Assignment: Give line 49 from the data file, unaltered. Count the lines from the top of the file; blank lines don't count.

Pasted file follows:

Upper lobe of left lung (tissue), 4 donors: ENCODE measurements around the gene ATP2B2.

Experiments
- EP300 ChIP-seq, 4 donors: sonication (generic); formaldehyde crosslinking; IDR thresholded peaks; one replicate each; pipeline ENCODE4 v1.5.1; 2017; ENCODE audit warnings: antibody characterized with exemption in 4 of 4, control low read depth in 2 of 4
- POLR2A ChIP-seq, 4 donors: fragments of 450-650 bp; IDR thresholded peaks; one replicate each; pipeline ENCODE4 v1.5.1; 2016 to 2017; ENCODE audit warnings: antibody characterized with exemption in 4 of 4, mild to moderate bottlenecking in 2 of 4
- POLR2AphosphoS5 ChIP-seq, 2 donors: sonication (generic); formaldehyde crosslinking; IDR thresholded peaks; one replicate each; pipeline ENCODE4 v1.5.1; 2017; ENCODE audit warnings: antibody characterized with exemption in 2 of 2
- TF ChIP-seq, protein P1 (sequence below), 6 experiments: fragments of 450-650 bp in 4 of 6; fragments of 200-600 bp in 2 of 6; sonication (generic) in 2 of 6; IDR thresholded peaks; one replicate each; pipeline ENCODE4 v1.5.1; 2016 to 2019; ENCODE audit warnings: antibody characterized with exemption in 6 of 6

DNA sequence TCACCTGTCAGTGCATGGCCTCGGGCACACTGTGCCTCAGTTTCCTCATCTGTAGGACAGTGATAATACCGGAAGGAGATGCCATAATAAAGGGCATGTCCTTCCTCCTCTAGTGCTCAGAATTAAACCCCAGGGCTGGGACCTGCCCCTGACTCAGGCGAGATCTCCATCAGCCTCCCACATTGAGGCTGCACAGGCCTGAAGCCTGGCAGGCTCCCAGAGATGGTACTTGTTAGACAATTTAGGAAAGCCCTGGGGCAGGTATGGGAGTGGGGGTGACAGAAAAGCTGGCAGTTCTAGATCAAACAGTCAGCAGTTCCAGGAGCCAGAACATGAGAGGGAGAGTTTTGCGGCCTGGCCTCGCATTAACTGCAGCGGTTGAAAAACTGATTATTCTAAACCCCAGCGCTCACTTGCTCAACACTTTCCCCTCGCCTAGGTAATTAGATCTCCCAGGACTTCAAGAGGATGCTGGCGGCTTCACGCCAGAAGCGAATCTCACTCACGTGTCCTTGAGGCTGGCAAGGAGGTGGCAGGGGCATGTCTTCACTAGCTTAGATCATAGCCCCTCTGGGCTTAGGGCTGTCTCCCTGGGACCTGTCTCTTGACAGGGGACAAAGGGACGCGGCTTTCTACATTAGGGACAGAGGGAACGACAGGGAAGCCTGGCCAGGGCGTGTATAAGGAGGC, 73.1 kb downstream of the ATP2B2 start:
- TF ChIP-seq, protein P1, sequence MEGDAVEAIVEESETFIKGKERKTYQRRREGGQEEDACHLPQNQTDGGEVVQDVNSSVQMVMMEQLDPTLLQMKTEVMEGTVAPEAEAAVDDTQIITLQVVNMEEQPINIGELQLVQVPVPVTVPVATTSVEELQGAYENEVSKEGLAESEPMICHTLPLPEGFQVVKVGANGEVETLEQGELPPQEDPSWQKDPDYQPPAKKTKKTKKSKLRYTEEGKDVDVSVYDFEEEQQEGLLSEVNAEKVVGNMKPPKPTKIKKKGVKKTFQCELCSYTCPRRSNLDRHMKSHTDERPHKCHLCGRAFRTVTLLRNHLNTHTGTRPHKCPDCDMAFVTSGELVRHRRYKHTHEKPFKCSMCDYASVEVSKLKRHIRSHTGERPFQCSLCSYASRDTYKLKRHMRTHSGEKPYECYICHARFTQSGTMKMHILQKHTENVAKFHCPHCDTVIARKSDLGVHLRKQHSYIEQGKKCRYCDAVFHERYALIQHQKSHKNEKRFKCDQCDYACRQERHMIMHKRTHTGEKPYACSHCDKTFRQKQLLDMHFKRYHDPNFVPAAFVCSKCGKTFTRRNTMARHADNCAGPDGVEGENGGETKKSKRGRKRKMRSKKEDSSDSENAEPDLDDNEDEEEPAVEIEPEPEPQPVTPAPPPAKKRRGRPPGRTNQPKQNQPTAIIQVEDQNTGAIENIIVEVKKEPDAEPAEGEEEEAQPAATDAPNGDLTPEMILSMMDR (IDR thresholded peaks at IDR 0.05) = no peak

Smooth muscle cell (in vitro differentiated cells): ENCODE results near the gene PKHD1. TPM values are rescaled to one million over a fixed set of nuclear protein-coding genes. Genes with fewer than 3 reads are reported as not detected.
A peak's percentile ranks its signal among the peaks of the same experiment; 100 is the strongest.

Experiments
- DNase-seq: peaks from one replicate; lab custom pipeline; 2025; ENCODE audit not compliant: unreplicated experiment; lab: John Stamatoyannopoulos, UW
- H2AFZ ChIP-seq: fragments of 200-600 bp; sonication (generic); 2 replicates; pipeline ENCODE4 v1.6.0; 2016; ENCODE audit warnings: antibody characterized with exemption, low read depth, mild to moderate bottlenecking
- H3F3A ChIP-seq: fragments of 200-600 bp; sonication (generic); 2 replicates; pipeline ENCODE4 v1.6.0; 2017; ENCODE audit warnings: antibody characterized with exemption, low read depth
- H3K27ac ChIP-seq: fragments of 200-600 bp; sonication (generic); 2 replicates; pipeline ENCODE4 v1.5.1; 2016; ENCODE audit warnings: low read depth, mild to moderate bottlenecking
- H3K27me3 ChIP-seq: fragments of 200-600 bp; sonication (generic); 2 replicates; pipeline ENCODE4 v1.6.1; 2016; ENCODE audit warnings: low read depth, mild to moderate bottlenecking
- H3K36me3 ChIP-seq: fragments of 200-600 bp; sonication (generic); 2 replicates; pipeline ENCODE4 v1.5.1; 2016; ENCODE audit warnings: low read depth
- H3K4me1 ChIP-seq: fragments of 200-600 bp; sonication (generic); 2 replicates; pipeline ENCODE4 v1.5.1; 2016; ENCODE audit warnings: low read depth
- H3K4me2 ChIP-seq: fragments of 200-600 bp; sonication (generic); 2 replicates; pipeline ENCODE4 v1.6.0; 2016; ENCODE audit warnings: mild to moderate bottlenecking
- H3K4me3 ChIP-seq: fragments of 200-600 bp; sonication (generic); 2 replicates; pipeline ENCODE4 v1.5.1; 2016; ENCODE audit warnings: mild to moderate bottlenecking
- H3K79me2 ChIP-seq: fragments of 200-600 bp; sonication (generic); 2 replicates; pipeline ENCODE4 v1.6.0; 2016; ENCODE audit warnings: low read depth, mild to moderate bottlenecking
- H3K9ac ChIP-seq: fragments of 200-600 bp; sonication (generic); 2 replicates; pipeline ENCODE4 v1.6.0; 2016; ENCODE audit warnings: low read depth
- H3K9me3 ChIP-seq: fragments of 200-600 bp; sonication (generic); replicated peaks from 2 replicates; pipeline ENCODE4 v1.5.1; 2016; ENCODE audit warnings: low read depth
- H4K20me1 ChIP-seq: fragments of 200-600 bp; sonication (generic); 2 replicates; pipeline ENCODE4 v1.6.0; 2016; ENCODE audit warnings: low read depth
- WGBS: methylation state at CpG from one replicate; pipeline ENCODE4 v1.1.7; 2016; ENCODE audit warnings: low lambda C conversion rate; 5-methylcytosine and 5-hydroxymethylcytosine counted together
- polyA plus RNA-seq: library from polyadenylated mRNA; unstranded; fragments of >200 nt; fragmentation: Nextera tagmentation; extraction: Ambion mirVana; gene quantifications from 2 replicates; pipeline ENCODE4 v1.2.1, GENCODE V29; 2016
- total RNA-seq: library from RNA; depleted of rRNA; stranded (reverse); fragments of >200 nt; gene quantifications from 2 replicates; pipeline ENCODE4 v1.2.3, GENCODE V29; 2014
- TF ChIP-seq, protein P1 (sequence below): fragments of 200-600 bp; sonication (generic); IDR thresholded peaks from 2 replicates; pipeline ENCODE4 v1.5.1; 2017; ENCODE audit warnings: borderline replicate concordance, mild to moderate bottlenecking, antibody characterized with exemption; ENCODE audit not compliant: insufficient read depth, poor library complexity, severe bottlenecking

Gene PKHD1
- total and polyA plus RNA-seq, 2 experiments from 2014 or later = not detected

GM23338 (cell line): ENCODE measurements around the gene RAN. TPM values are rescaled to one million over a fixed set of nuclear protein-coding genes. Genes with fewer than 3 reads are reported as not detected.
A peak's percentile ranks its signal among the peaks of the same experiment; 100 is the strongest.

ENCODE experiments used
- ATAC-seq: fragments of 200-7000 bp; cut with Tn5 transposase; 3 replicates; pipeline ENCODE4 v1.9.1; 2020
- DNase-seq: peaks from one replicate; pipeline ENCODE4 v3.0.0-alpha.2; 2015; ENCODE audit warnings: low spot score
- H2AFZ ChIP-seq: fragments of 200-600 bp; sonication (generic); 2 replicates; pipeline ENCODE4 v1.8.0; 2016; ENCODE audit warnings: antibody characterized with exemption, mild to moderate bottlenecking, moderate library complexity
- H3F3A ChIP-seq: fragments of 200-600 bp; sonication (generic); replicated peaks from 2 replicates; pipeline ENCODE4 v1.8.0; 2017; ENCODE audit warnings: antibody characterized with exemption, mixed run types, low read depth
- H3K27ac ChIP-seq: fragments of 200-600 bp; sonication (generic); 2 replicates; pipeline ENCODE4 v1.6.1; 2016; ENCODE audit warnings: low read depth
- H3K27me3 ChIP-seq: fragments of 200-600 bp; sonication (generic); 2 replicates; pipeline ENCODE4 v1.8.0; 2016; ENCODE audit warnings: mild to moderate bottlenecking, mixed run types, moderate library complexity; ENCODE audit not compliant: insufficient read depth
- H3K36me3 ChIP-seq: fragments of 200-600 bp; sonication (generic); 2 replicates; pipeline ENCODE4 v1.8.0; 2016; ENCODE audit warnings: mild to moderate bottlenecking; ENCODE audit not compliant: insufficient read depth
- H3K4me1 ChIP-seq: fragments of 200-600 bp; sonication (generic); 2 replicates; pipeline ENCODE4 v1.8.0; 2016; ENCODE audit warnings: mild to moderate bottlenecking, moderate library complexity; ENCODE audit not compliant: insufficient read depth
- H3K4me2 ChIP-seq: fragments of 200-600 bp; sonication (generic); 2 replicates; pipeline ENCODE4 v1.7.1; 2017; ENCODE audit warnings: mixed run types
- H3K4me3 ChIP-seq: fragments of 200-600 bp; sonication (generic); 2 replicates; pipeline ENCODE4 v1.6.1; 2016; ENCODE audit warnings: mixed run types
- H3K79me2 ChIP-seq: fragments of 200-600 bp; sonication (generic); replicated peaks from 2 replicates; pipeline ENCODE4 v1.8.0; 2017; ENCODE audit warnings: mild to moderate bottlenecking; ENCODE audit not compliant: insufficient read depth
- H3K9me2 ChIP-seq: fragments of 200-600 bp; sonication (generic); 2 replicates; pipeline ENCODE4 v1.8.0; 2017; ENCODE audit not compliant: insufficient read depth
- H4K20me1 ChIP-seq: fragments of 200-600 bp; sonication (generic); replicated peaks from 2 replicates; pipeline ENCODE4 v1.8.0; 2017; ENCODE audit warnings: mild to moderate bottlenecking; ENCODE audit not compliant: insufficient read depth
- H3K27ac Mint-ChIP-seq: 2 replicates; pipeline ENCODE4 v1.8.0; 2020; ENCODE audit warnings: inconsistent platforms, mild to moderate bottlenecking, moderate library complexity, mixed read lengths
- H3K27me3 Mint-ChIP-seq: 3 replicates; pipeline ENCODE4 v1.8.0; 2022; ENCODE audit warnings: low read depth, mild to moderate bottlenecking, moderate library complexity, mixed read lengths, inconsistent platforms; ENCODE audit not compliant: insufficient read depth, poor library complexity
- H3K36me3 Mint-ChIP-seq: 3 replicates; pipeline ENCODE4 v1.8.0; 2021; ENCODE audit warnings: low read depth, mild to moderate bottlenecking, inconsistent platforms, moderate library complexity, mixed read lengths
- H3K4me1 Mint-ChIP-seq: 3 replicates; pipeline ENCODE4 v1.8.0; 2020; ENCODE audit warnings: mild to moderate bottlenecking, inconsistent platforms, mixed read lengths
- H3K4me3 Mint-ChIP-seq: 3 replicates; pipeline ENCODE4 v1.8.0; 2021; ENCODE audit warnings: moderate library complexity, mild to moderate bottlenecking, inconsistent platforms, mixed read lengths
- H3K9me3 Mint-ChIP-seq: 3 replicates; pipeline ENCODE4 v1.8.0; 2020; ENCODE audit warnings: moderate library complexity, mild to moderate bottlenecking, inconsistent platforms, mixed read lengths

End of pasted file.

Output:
- H3K36me3 Mint-ChIP-seq: 3 replicates; pipeline ENCODE4 v1.8.0; 2021; ENCODE audit warnings: low read depth, mild to moderate bottlenecking, inconsistent platforms, moderate library complexity, mixed read lengths